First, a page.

Learning, Working, and Living from Home – Safely – this September and Beyond
The Office Of The State Fire Marshal And The Maryland Center For School Safety Share Important Reminders For All Marylanders
“With individuals of all ages spending much more time at home and engaging in activities that significantly contribute to the home fire problem, we must all recognize where potential hazards exist and what we can do to prevent fires,” stated State Fire Marshal Brian S. Geraci.
According to the National Fire Protection Agency, cooking, heating, and electrical equipment are among the leading causes of home fires year-round.
Cooking is the leading cause of home fires and is responsible for nearly half (49 percent) of all reported home fires involving cooking equipment. Moreover, unattended cooking – when people aren’t keeping a close eye on their cooking – is the leading cause of home cooking fires.
“As many households are now dealing with unusual routines and out-of-the-ordinary circumstances, such as parents assisting their children with virtual learning, there’s greater potential for distracted cooking,” said Geraci.
NFPA statistics show that heating equipment is the second-leading cause of home fires, resulting in 52,050 home fires each year. Electrical distribution or lighting equipment is involved in an annual average of 35,100 home fires.
“As we head into autumn, heating systems are increasingly in use, and in many cases, for more hours than usual since many individuals are learning and working from home full time,” said Kate Bryan Hession, Executive Director of MCSS.
“Individuals of all ages are often using the same outlets or – because of crowded home environments -rarely used outlets to charge phones, laptops, and other digital equipment. Both of these scenarios also present potential fire hazards. We want to ensure that all members of Maryland households put safety first when living, learning, and working from home, and the start of the school year is a perfect time to remind ourselves of how we can do just that.” Hession added.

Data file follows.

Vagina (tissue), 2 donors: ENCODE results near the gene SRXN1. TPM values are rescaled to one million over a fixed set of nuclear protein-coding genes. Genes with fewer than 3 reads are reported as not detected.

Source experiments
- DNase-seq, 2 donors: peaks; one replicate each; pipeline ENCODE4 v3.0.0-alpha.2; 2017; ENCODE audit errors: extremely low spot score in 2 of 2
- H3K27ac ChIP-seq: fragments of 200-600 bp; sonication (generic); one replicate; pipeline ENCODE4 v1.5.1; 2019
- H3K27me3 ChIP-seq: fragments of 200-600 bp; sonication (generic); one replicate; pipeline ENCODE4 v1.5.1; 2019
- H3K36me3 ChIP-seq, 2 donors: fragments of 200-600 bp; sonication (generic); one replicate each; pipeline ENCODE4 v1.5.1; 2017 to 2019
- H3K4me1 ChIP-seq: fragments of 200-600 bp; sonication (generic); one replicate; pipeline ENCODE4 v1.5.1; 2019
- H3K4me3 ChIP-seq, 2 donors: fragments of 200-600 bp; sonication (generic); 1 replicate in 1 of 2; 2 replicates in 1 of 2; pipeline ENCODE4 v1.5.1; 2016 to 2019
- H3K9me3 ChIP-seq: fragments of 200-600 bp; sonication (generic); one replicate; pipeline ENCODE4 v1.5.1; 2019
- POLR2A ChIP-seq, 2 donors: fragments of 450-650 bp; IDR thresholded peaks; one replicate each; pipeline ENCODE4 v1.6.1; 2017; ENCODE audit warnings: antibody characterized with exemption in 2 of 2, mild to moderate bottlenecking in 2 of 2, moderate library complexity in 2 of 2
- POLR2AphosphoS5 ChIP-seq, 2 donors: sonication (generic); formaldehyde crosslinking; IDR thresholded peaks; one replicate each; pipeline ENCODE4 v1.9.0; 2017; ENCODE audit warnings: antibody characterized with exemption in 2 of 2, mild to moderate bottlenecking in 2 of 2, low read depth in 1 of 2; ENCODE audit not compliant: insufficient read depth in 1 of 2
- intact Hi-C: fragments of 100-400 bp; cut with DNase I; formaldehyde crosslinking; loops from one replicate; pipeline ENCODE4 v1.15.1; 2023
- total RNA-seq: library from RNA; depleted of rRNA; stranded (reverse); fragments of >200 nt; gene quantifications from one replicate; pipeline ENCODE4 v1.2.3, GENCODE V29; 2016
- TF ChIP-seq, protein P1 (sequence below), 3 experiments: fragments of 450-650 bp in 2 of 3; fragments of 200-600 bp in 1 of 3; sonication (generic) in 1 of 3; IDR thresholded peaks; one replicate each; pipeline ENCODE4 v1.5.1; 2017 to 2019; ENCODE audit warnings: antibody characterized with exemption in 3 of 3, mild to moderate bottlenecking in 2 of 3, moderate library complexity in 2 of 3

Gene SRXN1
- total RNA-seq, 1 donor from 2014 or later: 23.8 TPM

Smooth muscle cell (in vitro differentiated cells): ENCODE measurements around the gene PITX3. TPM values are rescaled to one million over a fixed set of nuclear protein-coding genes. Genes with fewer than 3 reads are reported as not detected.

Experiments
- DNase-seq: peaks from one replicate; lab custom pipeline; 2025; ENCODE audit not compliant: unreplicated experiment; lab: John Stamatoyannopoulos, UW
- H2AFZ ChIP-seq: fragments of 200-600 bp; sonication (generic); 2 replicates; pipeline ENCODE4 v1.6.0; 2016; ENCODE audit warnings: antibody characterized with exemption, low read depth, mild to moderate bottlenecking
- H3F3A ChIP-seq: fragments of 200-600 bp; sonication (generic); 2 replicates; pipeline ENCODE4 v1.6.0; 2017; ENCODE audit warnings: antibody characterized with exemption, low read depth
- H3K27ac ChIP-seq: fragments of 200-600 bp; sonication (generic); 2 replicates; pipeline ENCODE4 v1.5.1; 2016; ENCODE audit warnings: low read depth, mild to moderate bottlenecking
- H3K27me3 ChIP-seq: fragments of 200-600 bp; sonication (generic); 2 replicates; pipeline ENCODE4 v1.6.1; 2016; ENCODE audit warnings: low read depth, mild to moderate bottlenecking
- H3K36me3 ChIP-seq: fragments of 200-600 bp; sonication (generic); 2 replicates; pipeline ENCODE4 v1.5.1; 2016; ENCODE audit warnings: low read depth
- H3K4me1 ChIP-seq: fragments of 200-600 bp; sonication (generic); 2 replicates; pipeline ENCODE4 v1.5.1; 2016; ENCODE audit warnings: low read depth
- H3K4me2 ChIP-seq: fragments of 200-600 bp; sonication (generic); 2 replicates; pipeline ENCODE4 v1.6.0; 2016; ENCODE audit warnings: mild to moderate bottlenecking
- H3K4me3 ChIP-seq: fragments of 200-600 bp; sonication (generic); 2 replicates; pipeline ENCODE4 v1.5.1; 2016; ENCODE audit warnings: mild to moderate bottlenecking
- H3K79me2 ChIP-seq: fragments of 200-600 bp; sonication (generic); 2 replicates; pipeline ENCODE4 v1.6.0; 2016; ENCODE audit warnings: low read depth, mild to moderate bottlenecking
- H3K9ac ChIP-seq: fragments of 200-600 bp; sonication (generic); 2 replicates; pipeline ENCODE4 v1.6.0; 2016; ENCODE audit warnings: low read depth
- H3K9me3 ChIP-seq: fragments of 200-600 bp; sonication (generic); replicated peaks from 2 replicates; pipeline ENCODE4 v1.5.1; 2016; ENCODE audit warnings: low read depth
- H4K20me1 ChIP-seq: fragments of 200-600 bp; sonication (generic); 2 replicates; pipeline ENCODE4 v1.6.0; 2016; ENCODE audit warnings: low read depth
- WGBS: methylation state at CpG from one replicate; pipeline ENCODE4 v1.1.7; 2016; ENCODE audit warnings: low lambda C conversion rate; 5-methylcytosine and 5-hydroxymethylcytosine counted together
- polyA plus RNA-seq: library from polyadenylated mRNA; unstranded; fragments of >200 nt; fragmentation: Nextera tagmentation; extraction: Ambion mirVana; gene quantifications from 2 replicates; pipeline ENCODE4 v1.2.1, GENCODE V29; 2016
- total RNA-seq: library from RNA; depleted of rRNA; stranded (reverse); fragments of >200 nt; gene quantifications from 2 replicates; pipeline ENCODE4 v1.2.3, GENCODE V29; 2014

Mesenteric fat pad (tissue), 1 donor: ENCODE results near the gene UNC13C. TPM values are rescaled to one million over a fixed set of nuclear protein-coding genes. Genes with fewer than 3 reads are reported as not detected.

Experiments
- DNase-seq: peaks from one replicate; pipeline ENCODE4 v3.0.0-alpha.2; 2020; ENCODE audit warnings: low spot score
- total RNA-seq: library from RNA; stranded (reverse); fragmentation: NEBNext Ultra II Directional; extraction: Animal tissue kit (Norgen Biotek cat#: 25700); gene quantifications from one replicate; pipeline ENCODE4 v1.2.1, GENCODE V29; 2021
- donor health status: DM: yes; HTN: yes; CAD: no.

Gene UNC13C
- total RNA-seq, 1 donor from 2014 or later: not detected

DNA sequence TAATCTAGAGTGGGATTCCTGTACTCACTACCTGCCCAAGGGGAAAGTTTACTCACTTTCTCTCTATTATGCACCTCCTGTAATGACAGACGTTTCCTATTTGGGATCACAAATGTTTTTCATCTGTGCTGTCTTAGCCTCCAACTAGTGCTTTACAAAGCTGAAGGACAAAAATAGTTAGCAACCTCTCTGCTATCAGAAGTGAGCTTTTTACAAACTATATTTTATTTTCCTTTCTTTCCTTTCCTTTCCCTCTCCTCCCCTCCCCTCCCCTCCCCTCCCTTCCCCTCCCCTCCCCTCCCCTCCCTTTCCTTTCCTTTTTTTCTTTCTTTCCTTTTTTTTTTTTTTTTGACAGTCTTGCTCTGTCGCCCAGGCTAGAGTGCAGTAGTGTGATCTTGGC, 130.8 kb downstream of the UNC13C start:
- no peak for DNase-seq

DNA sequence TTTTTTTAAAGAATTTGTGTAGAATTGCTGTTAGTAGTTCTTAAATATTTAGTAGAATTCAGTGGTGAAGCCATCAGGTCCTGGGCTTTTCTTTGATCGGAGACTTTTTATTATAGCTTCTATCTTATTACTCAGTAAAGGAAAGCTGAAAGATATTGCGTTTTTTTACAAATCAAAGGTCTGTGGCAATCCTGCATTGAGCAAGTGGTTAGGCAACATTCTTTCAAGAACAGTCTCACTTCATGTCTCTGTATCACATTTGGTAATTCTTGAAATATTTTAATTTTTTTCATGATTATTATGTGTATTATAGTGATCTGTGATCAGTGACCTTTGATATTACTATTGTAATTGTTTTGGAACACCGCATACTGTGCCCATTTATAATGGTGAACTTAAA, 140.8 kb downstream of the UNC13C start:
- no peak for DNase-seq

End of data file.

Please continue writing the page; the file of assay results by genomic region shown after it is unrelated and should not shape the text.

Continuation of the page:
With this in mind, OSFM and MCSS remind the public to use best practices for staying fire-safe during the COVID-19 pandemic and beyond:
- Stay in the kitchen while you are frying, boiling, grilling, or broiling food. If you leave the kitchen for even a short period of time, turn off the stove.
- If you are simmering, baking, or roasting food, check it regularly, remain in the home while food is cooking, and use a timer to remind you that you are cooking.
- Keep anything that can catch fire — oven mitts, wooden utensils, food packaging, towels or curtains — away from your stovetop.
- Ensure all handles are turned inward, away from where someone can grab a hot handle or tip a pan over
- If you have young children in your home, create a “kid-free zone” of at least 3 feet (1 meter) around the stove and areas where hot food or drink is prepared or carried.
- Keep anything that can burn at least three feet (one meter) away from heating equipment, like the furnace, fireplace, wood stove, or portable space heater.
- Have a three-foot (one meter) “kid-free zone” around open fires and space heaters.
- Never use your oven to heat your home.
- Remember to turn portable heaters off when leaving the room or going to bed.
- Always use the right kind of fuel, specified by the manufacturer, for fuel-burning space heaters.
- Install and maintain carbon monoxide (CO) alarms to avoid the risk of CO poisoning. If you smell gas in your gas heater, do not light the appliance. Leave the home immediately and call your local fire department or gas company.
- When charging smartphones and other digital devices, only use the charging cord that came with the device.
- Do not charge a device under your pillow, on your bed, or a couch.
- Only use one heat-producing appliance (such as a coffee maker, toaster, space heater, etc.) plugged into a receptacle outlet at a time.
- Major appliances (refrigerators, dryers, washers, stoves, air conditioners, microwave ovens, etc.) should be plugged directly into a wall receptacle outlet. Extension cords and plug strips should not be used.
- Check electrical cords to make sure they are not running across doorways or under carpets. Extension cords are intended for temporary use
Finally, it’s vitally important to remember that smoke alarms should be located on every level of the home, in each bedroom, and near all sleeping areas. Test them monthly to make sure they’re working. NFPA also strongly encourages households to develop and practice a home escape plan to ensure that everyone knows what to do in a fire and can escape quickly and safely.